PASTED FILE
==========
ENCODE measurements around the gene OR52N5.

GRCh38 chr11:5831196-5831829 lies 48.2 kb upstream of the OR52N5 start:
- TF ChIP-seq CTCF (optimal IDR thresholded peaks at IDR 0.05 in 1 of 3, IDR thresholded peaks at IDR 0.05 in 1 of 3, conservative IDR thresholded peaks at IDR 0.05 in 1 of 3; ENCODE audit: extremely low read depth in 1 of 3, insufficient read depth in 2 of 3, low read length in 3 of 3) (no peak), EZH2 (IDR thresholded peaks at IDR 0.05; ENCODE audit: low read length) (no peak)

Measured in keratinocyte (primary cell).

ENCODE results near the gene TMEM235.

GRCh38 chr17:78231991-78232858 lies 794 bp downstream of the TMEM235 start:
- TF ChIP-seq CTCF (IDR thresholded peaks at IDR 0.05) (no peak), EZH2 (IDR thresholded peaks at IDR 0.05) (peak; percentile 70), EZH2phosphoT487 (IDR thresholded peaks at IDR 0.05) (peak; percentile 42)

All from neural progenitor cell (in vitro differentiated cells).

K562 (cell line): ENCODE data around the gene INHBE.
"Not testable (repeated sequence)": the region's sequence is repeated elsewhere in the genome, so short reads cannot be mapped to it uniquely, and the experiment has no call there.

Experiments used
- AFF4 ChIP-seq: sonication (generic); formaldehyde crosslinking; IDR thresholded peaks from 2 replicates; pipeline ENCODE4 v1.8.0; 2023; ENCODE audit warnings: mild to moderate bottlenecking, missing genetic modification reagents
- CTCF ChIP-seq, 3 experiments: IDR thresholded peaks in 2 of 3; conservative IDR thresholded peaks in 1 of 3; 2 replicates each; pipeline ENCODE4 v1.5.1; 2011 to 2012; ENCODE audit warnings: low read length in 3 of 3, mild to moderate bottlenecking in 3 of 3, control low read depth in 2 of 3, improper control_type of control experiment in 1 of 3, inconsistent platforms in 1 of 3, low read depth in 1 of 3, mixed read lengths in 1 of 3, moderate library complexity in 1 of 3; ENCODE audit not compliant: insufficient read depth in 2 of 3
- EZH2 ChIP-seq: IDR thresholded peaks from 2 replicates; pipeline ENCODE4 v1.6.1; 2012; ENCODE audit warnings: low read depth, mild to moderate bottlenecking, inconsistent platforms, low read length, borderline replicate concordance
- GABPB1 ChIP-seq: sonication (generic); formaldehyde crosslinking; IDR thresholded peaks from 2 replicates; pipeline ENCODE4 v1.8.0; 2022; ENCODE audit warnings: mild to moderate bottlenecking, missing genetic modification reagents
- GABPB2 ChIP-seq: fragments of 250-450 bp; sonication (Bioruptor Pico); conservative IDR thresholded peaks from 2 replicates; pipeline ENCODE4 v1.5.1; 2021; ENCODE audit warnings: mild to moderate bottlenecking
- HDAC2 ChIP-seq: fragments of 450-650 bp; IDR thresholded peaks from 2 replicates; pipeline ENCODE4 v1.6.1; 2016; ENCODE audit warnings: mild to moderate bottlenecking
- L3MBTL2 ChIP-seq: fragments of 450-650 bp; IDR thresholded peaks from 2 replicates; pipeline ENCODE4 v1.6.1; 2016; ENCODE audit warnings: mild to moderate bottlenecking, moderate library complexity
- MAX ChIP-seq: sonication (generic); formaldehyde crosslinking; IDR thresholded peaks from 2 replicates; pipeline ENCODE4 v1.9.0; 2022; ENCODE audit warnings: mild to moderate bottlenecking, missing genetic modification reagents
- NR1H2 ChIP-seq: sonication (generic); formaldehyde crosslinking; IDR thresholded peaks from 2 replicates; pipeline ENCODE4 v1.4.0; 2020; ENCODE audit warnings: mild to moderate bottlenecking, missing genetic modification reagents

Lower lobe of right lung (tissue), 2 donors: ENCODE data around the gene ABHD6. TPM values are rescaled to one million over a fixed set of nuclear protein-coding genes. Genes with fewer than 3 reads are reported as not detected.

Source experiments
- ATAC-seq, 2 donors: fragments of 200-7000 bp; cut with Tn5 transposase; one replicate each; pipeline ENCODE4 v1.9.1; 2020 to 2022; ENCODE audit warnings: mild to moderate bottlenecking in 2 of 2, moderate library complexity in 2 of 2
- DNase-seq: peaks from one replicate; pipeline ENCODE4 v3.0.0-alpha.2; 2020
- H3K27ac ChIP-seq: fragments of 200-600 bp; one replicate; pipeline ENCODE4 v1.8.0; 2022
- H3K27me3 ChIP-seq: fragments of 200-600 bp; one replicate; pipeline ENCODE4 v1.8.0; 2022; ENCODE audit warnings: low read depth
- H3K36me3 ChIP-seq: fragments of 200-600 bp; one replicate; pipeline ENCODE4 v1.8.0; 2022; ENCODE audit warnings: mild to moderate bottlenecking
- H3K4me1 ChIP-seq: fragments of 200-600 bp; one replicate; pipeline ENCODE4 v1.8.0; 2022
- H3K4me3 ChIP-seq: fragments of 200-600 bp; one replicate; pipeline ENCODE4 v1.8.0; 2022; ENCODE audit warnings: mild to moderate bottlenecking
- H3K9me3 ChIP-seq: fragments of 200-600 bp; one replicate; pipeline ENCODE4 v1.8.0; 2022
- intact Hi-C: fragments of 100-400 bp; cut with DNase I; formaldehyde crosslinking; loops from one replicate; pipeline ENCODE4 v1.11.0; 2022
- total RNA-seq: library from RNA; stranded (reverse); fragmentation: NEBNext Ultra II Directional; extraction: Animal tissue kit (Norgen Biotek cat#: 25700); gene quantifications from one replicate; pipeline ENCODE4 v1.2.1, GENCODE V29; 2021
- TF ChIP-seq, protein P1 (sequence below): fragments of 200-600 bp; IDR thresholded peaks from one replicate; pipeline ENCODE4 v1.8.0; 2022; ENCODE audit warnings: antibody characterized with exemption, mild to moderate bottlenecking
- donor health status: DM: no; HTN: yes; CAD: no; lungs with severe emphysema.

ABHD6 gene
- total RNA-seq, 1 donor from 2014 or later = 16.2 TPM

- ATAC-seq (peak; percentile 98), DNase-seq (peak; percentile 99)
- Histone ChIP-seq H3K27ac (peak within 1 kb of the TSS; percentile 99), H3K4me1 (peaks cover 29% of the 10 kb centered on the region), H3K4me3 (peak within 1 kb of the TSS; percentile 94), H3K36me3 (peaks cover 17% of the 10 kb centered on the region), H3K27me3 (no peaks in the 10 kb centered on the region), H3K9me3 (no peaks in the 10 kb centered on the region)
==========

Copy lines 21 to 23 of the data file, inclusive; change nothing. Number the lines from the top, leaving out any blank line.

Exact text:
Lower lobe of right lung (tissue), 2 donors: ENCODE data around the gene ABHD6. TPM values are rescaled to one million over a fixed set of nuclear protein-coding genes. Genes with fewer than 3 reads are reported as not detected.

Source experiments
- ATAC-seq, 2 donors: fragments of 200-7000 bp; cut with Tn5 transposase; one replicate each; pipeline ENCODE4 v1.9.1; 2020 to 2022; ENCODE audit warnings: mild to moderate bottlenecking in 2 of 2, moderate library complexity in 2 of 2